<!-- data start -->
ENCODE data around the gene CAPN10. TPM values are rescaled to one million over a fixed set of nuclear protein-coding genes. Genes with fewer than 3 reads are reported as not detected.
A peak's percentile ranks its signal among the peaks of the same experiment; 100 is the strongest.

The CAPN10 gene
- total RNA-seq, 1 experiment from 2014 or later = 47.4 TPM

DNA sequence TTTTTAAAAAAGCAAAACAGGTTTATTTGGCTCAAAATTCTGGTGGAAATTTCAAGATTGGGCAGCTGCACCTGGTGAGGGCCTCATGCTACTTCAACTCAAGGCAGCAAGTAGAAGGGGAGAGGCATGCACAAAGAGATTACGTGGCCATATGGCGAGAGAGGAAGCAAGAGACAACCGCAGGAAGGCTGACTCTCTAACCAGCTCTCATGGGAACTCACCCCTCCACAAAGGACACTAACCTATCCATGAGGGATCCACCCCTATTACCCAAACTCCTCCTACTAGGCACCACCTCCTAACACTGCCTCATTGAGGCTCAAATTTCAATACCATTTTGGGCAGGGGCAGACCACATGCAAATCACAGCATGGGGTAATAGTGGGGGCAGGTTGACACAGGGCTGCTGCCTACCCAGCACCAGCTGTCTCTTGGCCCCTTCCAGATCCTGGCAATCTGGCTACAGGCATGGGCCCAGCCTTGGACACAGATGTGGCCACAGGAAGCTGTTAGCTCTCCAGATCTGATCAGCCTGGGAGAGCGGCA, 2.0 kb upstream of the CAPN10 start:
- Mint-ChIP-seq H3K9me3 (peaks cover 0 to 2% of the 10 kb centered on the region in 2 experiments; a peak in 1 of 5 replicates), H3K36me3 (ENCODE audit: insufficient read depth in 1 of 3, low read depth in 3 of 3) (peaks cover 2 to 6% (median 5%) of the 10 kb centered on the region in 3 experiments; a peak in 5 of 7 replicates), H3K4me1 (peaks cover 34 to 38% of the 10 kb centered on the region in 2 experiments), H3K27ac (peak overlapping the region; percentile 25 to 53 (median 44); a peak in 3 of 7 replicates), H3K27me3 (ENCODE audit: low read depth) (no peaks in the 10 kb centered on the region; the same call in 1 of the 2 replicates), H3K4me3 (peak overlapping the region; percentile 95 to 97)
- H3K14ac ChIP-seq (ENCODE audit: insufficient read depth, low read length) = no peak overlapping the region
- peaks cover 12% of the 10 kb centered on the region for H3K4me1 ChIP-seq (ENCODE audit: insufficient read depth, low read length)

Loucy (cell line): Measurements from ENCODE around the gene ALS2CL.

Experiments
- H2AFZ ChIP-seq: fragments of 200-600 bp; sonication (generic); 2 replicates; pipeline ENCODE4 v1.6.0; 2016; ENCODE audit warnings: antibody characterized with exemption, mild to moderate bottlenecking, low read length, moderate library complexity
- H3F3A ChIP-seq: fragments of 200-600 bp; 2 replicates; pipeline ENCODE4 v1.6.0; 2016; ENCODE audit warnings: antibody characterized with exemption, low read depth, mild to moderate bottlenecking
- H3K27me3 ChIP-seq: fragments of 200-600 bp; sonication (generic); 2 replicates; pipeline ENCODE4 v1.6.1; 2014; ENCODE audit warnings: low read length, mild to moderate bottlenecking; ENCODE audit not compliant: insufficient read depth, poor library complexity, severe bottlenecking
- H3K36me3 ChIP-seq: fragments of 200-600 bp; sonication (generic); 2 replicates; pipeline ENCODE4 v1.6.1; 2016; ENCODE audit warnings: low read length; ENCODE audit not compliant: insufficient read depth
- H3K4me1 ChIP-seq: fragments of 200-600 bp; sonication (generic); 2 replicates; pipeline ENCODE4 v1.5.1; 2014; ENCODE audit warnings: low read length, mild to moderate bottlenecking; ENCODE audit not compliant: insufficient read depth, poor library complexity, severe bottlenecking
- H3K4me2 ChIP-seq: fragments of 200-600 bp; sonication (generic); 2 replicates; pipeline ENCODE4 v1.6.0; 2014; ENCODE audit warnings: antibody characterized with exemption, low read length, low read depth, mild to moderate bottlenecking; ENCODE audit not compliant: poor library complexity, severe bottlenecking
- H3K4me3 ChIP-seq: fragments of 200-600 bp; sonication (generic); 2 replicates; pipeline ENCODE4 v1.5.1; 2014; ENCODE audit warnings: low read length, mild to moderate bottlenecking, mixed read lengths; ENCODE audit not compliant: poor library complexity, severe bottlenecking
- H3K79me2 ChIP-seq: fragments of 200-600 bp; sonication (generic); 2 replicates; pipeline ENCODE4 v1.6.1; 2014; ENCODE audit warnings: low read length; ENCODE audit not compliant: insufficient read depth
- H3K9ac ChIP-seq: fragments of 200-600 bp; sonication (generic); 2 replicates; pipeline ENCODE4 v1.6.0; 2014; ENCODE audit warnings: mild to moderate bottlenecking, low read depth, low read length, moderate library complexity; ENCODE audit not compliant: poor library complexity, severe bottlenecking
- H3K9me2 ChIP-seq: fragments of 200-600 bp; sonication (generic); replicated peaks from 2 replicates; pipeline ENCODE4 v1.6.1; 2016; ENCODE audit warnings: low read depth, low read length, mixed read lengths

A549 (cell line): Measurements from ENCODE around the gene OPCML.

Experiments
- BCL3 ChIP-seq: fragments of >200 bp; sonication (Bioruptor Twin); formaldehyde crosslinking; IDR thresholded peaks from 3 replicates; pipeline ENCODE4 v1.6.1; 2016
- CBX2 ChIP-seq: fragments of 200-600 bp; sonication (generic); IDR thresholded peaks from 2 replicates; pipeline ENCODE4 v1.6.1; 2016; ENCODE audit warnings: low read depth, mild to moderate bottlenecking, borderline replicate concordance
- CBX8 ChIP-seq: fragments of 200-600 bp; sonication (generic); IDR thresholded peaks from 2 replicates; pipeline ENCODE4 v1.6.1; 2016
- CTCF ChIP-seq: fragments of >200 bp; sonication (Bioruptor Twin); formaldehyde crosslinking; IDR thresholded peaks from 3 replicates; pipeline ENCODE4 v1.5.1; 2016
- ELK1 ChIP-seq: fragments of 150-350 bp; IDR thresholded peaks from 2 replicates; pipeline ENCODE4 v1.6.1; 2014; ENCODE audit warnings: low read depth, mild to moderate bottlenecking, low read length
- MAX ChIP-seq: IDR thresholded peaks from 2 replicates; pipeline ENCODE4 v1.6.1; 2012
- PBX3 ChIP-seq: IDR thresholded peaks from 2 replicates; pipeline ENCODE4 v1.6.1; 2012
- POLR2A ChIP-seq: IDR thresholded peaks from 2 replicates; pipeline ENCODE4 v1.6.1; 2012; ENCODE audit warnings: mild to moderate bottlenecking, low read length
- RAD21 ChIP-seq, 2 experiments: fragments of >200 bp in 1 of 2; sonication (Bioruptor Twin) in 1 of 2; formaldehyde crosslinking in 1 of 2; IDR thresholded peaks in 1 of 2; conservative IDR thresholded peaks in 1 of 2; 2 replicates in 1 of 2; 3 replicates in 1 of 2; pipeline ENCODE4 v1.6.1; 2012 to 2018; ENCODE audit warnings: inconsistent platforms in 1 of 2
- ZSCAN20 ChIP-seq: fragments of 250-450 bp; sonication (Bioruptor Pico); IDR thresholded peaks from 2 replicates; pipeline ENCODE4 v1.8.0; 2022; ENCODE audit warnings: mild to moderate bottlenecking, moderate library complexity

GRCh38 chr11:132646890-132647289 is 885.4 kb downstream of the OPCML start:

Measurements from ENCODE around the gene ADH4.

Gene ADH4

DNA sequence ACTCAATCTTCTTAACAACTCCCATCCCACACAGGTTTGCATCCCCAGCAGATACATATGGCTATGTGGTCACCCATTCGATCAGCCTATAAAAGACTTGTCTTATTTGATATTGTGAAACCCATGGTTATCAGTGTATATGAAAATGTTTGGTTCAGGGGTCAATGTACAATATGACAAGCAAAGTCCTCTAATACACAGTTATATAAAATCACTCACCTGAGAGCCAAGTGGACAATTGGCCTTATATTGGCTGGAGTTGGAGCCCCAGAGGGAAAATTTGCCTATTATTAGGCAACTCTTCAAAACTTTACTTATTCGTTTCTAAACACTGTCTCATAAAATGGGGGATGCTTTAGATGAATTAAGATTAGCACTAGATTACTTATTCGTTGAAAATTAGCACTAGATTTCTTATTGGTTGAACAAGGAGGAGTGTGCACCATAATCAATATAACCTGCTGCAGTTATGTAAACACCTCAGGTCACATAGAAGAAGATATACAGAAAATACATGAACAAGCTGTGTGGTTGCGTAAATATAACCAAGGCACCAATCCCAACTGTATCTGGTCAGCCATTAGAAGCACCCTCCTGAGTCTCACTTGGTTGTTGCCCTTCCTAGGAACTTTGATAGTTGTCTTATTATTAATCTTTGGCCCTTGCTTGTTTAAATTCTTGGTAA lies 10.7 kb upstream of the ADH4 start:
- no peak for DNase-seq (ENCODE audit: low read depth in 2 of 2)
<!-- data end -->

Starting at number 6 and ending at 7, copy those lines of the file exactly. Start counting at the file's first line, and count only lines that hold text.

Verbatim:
- Mint-ChIP-seq H3K9me3 (peaks cover 0 to 2% of the 10 kb centered on the region in 2 experiments; a peak in 1 of 5 replicates), H3K36me3 (ENCODE audit: insufficient read depth in 1 of 3, low read depth in 3 of 3) (peaks cover 2 to 6% (median 5%) of the 10 kb centered on the region in 3 experiments; a peak in 5 of 7 replicates), H3K4me1 (peaks cover 34 to 38% of the 10 kb centered on the region in 2 experiments), H3K27ac (peak overlapping the region; percentile 25 to 53 (median 44); a peak in 3 of 7 replicates), H3K27me3 (ENCODE audit: low read depth) (no peaks in the 10 kb centered on the region; the same call in 1 of the 2 replicates), H3K4me3 (peak overlapping the region; percentile 95 to 97)
- H3K14ac ChIP-seq (ENCODE audit: insufficient read depth, low read length) = no peak overlapping the region